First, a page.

Another project of the Kloster Indersdorf Displaced Persons Center was to reverse “Germanization” in those children who had been performing forced labor either in Germany or in the Third Reich’s occupied zones. It is unclear what this means: were some of the children not only replacing their original mother tongues with German, or was it necessary to de-Nazify them?  I have asked the translator for the original German word, and am awaiting her response. This is no minor point, for the overall project of “identity politics” is indistinguishable from Nazi Blut und Boden racialist theories. [Added 11-4-12: Tobe Levin tells me that the original German word in Andlauer’s text was Germanisierung. The Wikipedia gloss of this word explains that under Nazi rule, this conception signified the extinction of all other languages (e.g. Polish), as an outcome of Nazi expansion for the purpose of Lebensraum. Hitler, writing earlier in Mein Kampf, rejected the notion that other races could become German. In my own research, I found that in Hitler’s second “secret” book, he called for a global völkisch form of social organization, without racial mixing. Compare to völkisch multiculturalism as social policy.]

http://en.wikipedia.org/wiki/Social_work

Here is the Wiki quote that aligns “social work” with the major tenets of postmodernism, multiculturalism, and the contemporary writing of cultural or social history: “The International Federation of Social Workers states, of social work today, that

‘social work bases its methodology on a systematic body of evidence-based knowledge derived from research and practice evaluation, including local and indigenous knowledge specific to its context. It recognizes the complexity of interactions between human beings and their environment, and the capacity of people both to be affected by and to alter the multiple influences upon them including bio-psychosocial factors. The social work profession draws on theories of human development, social theory and social systems to analyse complex situations and to facilitate individual, organizational, social and cultural changes.’”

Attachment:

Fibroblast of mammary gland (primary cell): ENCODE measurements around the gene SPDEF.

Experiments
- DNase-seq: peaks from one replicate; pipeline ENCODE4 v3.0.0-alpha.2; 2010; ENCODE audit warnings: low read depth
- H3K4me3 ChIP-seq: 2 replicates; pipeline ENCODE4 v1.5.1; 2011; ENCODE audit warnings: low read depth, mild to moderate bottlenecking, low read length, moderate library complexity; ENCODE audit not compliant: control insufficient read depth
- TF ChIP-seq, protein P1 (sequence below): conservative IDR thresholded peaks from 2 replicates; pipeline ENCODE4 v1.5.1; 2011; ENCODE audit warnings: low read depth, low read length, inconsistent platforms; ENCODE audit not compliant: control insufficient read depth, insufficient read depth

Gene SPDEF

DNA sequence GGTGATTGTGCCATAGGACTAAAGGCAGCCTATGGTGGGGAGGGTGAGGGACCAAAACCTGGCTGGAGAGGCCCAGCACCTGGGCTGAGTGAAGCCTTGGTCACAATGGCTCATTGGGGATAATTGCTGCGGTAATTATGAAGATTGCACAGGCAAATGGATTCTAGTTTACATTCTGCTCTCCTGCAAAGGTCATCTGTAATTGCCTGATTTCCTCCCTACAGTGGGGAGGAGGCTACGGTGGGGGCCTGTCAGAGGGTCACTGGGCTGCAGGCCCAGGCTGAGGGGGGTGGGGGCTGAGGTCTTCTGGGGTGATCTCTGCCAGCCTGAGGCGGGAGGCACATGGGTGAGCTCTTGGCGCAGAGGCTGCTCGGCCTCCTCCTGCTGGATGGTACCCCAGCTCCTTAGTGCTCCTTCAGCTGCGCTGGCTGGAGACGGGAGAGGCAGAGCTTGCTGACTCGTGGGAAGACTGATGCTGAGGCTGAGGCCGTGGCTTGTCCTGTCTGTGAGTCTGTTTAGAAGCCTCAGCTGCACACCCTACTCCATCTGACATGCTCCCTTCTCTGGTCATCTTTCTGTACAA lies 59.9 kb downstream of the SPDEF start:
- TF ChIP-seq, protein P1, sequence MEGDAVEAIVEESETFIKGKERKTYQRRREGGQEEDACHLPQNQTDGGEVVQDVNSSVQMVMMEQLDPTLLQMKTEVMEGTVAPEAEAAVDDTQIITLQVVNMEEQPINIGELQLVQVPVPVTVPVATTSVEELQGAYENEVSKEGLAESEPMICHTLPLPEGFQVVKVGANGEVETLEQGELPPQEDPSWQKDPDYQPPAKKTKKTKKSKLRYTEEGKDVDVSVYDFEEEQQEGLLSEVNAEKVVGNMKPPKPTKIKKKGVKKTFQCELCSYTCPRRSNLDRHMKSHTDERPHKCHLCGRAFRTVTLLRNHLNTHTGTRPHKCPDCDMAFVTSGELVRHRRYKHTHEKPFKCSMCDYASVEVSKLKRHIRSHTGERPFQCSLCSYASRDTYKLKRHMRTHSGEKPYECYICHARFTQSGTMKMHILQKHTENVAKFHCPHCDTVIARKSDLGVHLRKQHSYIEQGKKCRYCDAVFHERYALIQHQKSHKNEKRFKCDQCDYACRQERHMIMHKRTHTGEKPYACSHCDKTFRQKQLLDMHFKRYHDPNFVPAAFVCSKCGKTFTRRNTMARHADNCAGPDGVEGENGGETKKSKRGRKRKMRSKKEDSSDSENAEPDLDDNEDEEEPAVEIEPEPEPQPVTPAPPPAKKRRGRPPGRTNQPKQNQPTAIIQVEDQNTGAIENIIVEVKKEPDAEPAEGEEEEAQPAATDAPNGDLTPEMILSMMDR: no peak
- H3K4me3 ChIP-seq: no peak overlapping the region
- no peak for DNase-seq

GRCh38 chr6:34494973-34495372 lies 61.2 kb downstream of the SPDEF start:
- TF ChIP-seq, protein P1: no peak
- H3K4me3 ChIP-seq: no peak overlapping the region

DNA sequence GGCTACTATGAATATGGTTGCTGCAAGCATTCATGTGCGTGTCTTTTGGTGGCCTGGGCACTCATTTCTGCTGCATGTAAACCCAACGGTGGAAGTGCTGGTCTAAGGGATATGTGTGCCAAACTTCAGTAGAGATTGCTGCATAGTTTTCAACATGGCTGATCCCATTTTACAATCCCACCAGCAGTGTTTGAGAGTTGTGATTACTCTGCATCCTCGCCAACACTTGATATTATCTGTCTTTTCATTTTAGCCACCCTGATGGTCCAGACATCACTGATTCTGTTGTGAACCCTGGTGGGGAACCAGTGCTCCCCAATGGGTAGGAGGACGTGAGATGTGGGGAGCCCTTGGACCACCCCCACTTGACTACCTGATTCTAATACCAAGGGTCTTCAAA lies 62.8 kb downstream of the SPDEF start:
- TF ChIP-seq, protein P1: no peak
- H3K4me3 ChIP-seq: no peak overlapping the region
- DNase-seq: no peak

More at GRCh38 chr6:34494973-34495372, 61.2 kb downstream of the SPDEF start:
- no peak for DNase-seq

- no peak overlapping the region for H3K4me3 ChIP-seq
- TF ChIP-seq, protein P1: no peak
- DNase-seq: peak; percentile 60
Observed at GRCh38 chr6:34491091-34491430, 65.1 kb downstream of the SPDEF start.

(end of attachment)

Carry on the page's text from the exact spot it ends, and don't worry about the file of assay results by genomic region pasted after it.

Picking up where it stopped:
In one part of my book on Herman Melville and his 20th century revivers, I included this excursus that delineates the organicist methodology underlying contemporary theories of pedagogy and psychiatry: https://clarespark.com/2010/02/10/a-brooding-meditation-on-intimacy-and-distance/. (This was a controversial inclusion to the late Roy Porter, the famed historian of science, medicine, and psychiatry, himself torn between materialist and idealist pictures of the human psyche, but I finally brought him around, or perhaps wore him down.)

To complete this compressed survey of Anna Andlauer’s book, I remind the reader of Herman Melville’s bitter chapter on the interactions between the Invalid Titan and the “herb-doctor” in The Confidence-Man (1857). Melville’s relatives were impatient with his own brooding and prolonged suffering, probably adding to his malaise. It is ever so much more comforting to believe that all psychic wounds, no matter how profound, can be healed and managed with positive thinking and other progressive nostrums. One of the more entertaining ones is appended below.

Appendix: Henry A. Murray advises FDR, 1943:

[Dr. Henry A. Murray, Director of the Harvard Psychological Clinic, advises FDR, October 1943, on the best ways to apply the lessons of (patrician) psychoanalysis to the postwar treatment of the German people:]